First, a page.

When I set off on a long cycle ride last week, my aim was to find new innovations. So much for plans.
After cycling around 200 km, mostly in the rain, I slipped and fell. I ended up in hospital. Luckily, no bones were broken. Within two hours, I was ready to get on the road again. Leaving the hospital to take a taxi back to my hotel, I lost my phone. And that was that; I had to end the trip. Why?
Without my phone, I was unable to communicate; I couldn’t pay for anything; I couldn’t navigate the route; I couldn’t check into hotels; I couldn’t register where I was through my QR code (a Covid requirement in Korea). In other words, an accident didn’t stop my bike trip; my phone did.
With huge thanks to Chulwon and Wonjeong for driving me back to Seoul, I had a new phone and sim card the next day. While I was without my phone, I couldn’t help but wonder: how much of how I define myself is tied up in my phone? The more I thought about it, the more I found myself thinking that the phone is more than just a nice-to-have.
So...what is a phone?
A functional extension?
Let’s say smartphones are simply functional, a way to carry out what we would otherwise do less efficiently without them: waking up, finding our way when we are lost; remembering what we are doing, photographing moments. At what point is the phone more than just a function? Could you do your job without a smartphone? I certainly couldn’t.
In South Korea, which has the highest penetration rate of smartphones worldwide, almost all relationships are conducted through smartphones. From scheduling through sharing where you are, without a smartphone, life would be very, very challenging.
Equally for money, when I sold my last bicycle on Karrot Market- the leading second-hand app in South Korea- I was paid by phone. Without my phone, I couldn’t have sold my bicycle.
An anthropomorphic extension?
For a lot of people, smartphones are also part of expressing their personality.
Take the most recent foldable phone from Samsung:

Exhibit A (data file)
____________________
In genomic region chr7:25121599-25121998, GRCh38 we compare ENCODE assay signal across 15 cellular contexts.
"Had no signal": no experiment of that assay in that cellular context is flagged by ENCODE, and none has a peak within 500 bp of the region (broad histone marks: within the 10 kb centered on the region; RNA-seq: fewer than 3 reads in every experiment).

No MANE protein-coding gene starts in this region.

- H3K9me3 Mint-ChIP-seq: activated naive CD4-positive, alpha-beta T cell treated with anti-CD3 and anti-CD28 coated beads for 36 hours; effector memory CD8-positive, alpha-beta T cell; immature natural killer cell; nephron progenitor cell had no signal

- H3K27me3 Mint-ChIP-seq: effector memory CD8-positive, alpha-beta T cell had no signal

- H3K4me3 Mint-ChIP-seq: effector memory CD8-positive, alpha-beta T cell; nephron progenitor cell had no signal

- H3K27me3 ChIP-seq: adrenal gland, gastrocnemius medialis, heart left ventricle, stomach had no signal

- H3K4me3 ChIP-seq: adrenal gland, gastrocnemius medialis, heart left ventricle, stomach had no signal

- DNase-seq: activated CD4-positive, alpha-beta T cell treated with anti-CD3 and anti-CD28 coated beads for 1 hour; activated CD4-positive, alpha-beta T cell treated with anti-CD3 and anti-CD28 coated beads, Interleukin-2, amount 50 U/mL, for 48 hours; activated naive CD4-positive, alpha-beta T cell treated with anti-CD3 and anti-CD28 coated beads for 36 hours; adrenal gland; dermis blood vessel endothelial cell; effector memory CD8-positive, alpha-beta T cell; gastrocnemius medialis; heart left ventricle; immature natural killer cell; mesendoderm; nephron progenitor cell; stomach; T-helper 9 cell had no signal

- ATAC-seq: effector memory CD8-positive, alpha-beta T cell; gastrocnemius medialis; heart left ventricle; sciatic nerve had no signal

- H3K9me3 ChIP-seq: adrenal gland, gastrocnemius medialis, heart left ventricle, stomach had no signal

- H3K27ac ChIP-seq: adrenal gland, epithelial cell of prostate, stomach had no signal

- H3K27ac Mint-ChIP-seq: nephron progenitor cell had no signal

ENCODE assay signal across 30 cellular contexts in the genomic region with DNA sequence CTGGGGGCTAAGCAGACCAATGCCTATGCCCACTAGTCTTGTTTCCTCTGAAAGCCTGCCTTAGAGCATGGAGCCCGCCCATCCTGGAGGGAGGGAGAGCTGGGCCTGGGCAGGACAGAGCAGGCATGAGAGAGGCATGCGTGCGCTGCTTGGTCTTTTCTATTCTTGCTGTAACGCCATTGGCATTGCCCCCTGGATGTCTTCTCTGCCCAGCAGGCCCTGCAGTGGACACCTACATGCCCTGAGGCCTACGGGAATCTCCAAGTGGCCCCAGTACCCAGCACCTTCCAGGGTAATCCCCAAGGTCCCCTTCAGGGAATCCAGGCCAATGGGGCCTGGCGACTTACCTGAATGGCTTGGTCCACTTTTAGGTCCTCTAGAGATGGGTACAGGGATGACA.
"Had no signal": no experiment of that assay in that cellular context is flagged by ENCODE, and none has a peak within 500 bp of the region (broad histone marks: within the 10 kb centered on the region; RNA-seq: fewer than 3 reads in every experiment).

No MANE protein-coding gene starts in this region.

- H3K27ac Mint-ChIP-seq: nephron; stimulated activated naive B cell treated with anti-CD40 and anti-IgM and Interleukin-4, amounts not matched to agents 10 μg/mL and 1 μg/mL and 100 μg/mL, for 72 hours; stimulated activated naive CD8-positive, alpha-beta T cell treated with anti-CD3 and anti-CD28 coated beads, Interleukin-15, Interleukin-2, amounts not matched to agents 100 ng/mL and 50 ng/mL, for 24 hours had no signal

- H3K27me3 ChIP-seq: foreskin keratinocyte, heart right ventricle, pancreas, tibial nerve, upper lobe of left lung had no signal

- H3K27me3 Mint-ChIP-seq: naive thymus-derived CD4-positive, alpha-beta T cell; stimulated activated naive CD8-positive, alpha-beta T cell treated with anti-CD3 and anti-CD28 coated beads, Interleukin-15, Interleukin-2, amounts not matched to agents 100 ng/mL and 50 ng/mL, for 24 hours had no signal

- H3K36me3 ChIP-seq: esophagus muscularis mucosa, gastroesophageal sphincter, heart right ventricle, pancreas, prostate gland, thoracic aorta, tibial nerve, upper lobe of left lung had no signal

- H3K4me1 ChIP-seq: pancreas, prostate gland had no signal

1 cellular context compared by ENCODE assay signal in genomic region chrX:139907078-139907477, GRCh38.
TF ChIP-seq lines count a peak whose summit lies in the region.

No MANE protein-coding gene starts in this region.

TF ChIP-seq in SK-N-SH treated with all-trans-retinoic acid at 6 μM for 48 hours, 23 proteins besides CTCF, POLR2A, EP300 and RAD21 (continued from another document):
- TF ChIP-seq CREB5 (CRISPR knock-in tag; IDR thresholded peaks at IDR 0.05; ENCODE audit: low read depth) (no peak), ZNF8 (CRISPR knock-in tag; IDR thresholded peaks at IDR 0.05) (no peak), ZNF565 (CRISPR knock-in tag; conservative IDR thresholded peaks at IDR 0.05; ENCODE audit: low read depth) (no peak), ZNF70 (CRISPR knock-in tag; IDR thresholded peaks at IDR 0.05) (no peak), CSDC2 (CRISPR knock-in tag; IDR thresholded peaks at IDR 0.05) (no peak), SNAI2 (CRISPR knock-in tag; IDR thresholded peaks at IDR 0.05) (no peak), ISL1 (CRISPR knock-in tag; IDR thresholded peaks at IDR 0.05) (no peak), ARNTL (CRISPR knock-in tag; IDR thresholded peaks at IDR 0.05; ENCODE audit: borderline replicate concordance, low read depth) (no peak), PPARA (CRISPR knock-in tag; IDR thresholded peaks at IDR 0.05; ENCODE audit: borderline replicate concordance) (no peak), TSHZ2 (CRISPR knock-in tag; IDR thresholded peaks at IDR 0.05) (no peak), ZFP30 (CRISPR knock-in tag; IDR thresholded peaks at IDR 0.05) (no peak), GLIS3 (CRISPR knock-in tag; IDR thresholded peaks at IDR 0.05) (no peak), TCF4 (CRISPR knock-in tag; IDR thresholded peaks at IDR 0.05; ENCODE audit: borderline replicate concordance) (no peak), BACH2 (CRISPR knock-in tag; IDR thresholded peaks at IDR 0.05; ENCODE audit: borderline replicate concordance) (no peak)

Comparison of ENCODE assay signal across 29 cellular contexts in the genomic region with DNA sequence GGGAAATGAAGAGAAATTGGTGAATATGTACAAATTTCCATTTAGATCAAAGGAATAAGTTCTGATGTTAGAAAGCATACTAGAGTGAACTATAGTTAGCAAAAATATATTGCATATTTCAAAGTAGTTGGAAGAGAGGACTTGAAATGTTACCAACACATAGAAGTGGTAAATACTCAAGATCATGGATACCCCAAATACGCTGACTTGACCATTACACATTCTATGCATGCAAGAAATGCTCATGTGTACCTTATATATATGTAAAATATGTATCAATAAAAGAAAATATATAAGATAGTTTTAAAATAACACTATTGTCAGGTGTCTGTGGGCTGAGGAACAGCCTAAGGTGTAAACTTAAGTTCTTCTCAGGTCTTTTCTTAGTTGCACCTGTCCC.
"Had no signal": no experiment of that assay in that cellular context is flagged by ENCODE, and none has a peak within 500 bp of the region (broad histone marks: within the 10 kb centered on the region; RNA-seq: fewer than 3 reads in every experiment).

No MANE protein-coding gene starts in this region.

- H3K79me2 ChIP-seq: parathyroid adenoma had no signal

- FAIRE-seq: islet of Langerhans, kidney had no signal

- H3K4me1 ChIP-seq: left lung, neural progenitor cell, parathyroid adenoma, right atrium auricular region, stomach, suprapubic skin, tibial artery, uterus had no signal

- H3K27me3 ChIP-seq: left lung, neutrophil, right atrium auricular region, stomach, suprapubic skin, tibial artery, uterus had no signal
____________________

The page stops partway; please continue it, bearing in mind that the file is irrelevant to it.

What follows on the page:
This phone is water resistant and has a foldable screen. It is a kind of fashion statement for those who own one. I bought one and for me, there is no doubt it was partly about communicating how much I want to understand the latest technologies.
The phone I bought, the Galaxy z-fold 3, is also technologically transformative. Ever wondered what it would be like to write something on a screen then have it automatically converted into a digital format? Well, I am writing this newsletter with a pen on a phone that has used AI to convert it into an e-mail. This phone has already rendered my iPad redundant, and it fits in my pocket.
An ontological extension?
Beyond the functional and how we present ourselves, ever wondered about the bigger implications of our phones? There’s a brilliant research article on this subject by Chang Sup Park and Barbara K. Kaye. In it, they include this quote:
"Every day I am immersed in my smartphone…Occasionally, I feel my smartphone is the world I live in now." (Male, 29-year-old, salesperson)
The research looks at the idea that smartphones not only allow us to do more, or to make statements about who we are, they change who we are. They represent the environment we feel safe in, at ease in and most able to be ourselves in.
These kind of philosophical questions will become practical in the not too distant future. In the same way I’ve looked at brain-computer interaction developments, it’s very imaginable that phones could be implanted in our bodies, physically becoming part of who we are. Much as the titanium screws used to fix my bones are already a part of who I am.
In short, practically, as much as philosophically, smartphones could be synonymous with who we are.
Let’s make these choices rather than having them made for us
Smartphones are already more ‘smart’ than ‘phones’. They already affect almost every aspect of our lives. The rate of technological change means their influence is growing all the time. It might feel odd to say that our phone is part of our identity, but we must engage with these questions so that they aren’t decided for us.
I don’t have the answers and I can certainly say that accepting that without my phone I had to stop my trip was difficult. But on balance, smartphones and devices like them empower me to become the person I want to be. Can I therefore accept that my phone is now part of how I define myself? Yes.
Thanks as ever for reading and, if you like what you see, please consider sharing!